2

I would like to count the "a" word in a text and put output to the PDF file, eg.

This is a document about processing text in TeX.
The document has a new macro but $a = 10$ is not counted,
nor \lstinline{a = 2}
nor \begin{lstlisting}a = 1;\end{lstlisting}

Code should output 2, as "a" is only two times mentioned. I do not want to process math, verbatim or lstlisting.

I have seen the answer for a question Environment that counts words inside and I can count only 'b' letters (not words)

\documentclass{article}
\begingroup
\lccode`\~=`\b%
\lowercase{%
  \gdef\assignment{\setcounter{word}{0}%
    \catcode`~=\active
    \def~{b\stepcounter{word}}}}%
\endgroup
\newcounter{word}
\def\endassignment{\marginpar{\arabic{word} words}}
\begin{document}

\begin{assignment}
Here are some bad words.
\end{assignment}

\end{document}

A problem here is that, when I would like to write word bad in bold using \textbf{bad}, the source code is not compiling.

This question is only half-way. I would like to automatically modify every "a word" to "a~word".

2
  • %s/\<\(\w\) \(\w\{3,}\)/\1\~\2/g?
    – morbusg
    Feb 17, 2014 at 22:39
  • Yes @morbusg , but that will also change single "a" in listings, eg. printf("Hello, a very nice example"); should stay untouched.
    – faramir
    Feb 18, 2014 at 1:20

1 Answer 1

5

One solution is to use TeXcount which is made for counting the words in TeX/LaTeX documents. This is a Perl script that you can download and run, or you could use the online web service.

If you run this with the option -freq it will not only give a summary of the total word count, as is the main purpose, but a count of all the different words: a slight overkill since you're only interested in the particular word "a", but should do the job.

If you run this on the web service, you'll have to choose all as the Word freq option.

TeXcount will try to determine which words are part of the text, and which are not: e.g. maths and verbatim should not be counted as text. For this, it uses macro and environment parsing rules which tells it how to interpret different macros and environments. You may have to add rules if TeXcount lacks these. E.g. to add rules for \lstinline and lstlisting environment, you'll have to add these:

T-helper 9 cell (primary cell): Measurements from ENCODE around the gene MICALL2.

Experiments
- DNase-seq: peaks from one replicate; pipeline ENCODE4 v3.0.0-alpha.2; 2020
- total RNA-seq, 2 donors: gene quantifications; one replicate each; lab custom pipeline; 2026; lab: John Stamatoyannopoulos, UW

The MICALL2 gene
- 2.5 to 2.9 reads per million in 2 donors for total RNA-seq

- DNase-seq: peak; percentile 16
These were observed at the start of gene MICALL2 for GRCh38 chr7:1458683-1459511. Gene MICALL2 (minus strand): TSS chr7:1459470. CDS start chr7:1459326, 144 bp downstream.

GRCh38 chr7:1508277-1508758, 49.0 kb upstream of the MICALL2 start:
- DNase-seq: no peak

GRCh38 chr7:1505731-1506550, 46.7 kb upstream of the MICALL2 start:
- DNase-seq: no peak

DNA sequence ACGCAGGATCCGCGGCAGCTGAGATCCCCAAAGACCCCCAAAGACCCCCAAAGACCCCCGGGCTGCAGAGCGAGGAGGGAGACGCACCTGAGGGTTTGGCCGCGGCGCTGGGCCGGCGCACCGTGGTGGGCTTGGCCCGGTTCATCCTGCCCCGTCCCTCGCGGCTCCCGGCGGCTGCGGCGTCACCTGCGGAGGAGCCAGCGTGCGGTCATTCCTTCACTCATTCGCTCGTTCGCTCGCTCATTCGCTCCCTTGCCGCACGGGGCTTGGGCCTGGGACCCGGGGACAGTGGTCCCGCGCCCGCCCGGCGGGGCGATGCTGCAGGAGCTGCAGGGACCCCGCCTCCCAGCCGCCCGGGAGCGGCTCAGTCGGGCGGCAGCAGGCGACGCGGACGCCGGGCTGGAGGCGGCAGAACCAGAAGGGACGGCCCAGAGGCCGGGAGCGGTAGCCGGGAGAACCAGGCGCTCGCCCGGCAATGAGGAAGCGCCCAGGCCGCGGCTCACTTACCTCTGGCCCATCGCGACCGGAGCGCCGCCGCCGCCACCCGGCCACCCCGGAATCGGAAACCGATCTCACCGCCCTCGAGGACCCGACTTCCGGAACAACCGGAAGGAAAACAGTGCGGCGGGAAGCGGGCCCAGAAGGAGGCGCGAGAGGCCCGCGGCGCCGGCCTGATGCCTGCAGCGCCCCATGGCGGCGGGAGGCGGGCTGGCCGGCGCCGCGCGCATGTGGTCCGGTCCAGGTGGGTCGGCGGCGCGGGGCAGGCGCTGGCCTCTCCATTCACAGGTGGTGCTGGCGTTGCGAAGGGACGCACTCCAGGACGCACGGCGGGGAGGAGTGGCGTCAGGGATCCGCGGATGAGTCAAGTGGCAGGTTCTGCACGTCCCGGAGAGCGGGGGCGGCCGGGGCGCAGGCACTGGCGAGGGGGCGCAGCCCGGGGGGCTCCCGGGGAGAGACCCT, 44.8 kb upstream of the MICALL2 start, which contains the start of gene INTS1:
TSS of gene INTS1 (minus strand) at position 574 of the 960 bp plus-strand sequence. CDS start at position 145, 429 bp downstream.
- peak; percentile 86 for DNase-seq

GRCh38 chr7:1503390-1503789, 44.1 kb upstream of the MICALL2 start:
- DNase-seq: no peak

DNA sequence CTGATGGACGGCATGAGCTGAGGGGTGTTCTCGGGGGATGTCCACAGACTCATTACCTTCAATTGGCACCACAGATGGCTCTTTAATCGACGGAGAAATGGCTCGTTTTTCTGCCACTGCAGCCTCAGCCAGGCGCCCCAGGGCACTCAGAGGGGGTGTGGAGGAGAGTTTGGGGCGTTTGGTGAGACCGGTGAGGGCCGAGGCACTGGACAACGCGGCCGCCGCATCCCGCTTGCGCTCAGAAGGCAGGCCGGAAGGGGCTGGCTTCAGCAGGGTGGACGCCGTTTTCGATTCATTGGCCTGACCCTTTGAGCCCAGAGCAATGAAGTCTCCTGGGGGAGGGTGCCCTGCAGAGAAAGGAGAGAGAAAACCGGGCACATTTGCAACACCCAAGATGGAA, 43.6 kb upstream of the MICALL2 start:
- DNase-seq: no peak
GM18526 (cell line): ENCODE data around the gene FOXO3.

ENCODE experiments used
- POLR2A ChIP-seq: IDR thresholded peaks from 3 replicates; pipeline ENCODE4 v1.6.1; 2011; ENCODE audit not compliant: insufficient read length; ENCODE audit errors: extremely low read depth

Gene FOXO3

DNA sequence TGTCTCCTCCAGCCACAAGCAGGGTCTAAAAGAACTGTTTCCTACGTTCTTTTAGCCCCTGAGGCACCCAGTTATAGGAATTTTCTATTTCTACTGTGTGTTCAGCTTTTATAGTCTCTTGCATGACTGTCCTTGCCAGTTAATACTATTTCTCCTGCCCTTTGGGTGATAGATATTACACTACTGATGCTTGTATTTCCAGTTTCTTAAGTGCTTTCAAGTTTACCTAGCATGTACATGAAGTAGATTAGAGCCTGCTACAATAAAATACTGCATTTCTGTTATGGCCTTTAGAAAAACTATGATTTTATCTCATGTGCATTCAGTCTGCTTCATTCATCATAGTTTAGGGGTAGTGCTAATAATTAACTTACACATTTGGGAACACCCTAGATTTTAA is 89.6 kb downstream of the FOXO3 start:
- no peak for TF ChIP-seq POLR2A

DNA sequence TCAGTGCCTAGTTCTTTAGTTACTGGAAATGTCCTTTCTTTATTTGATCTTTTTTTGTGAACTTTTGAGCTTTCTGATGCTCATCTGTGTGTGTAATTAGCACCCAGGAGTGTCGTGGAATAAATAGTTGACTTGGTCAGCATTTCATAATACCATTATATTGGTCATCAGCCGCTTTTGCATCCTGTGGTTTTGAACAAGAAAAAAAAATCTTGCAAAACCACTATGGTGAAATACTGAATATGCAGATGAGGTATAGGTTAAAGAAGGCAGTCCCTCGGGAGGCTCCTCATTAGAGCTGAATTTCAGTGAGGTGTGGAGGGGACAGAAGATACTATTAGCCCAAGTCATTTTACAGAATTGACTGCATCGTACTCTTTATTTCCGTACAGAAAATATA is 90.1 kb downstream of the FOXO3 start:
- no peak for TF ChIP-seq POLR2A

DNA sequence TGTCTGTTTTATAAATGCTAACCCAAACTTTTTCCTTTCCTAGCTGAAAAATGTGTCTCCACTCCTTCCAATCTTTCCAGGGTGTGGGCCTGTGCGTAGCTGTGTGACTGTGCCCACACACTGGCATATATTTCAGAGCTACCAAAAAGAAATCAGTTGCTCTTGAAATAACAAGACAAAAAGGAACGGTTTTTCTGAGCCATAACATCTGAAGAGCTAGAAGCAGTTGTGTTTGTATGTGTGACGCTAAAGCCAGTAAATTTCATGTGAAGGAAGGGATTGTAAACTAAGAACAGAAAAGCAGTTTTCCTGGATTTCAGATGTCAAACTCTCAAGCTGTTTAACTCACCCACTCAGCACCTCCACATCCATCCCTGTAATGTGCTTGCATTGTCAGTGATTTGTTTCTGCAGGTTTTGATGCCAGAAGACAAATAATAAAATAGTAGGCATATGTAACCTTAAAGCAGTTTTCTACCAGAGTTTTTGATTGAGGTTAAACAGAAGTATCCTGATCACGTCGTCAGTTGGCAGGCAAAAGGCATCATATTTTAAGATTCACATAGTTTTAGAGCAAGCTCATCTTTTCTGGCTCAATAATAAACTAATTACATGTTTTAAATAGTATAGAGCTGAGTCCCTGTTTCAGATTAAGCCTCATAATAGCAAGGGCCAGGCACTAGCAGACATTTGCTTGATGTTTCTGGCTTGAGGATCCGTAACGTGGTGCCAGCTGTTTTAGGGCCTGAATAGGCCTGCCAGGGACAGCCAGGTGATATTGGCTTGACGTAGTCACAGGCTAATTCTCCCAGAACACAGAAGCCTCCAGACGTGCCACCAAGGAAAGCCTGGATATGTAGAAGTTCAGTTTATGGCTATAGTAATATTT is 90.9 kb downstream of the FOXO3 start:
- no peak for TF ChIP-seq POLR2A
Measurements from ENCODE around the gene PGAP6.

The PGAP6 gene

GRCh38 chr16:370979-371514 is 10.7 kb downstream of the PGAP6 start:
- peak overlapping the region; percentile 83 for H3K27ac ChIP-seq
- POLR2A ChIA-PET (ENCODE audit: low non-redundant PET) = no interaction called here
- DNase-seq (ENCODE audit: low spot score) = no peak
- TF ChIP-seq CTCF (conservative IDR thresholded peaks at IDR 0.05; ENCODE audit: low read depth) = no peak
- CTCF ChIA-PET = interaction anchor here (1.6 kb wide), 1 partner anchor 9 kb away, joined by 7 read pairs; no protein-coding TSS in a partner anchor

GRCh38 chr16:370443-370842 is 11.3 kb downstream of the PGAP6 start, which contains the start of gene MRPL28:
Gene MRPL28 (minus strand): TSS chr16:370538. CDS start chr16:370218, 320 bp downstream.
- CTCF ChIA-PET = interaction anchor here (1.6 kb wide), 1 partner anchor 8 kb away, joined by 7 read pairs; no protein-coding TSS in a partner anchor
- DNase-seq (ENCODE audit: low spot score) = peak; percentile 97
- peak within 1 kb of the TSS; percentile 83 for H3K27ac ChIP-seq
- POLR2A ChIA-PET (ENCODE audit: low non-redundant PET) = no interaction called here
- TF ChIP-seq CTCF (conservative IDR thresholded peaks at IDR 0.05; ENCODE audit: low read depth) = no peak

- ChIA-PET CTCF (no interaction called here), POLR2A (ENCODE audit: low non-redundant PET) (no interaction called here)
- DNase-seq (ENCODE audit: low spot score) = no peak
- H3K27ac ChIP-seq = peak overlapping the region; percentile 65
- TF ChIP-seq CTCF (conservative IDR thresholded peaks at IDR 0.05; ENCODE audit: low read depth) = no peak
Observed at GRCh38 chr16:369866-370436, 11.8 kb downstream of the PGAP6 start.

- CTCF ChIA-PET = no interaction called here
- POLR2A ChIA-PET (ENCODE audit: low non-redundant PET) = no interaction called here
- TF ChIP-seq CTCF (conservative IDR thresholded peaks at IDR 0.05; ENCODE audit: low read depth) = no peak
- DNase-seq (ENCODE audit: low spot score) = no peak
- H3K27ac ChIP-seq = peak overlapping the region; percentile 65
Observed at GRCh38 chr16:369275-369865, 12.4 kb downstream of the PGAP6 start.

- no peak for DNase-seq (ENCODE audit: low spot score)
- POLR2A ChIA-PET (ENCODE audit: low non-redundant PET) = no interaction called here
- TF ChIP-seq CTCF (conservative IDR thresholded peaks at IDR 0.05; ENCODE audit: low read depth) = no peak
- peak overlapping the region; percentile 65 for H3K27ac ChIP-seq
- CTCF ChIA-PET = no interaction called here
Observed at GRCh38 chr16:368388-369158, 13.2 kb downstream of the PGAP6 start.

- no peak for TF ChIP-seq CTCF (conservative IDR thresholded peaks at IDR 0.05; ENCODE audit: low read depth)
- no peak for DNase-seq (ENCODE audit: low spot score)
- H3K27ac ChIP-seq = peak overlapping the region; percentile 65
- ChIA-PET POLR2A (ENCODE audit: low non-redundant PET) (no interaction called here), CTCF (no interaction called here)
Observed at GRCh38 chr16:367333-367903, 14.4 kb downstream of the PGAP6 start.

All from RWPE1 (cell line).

%TC:macro \lstinline [xx]
%TC:envir lstlisting [] xall
This is a document about processing text in TeX.
The document has a new macro but $a = 10$ is not counted,
nor \lstinline{a = 2}
nor \begin{lstlisting}a = 1;\end{lstlisting}

Lines beginning with %TC: are TeX comments used to give instructions to TeXcount, e.g. for adding macro handling rules as here. The [xx] and [] indicate how to process the arguments, where xx indicates a strong form of ignore. The xall indicates that the within the environment, everything should be ignored, even macros and special characters.

2
  • What about new listing made of lstlisting by using \lstnewenvironment command? I found that I need to specify every new lst environment.
    – faramir
    Feb 18, 2014 at 18:13
  • @faramir: That's right. TeXcount cannot generate macro/environment handling rules defined by commands like \lstnewenvironment, same as with \newcommand, etc. So you'll have to specify the rule using %TC: instructions like the %TC:envir in the example. Feb 18, 2014 at 18:30

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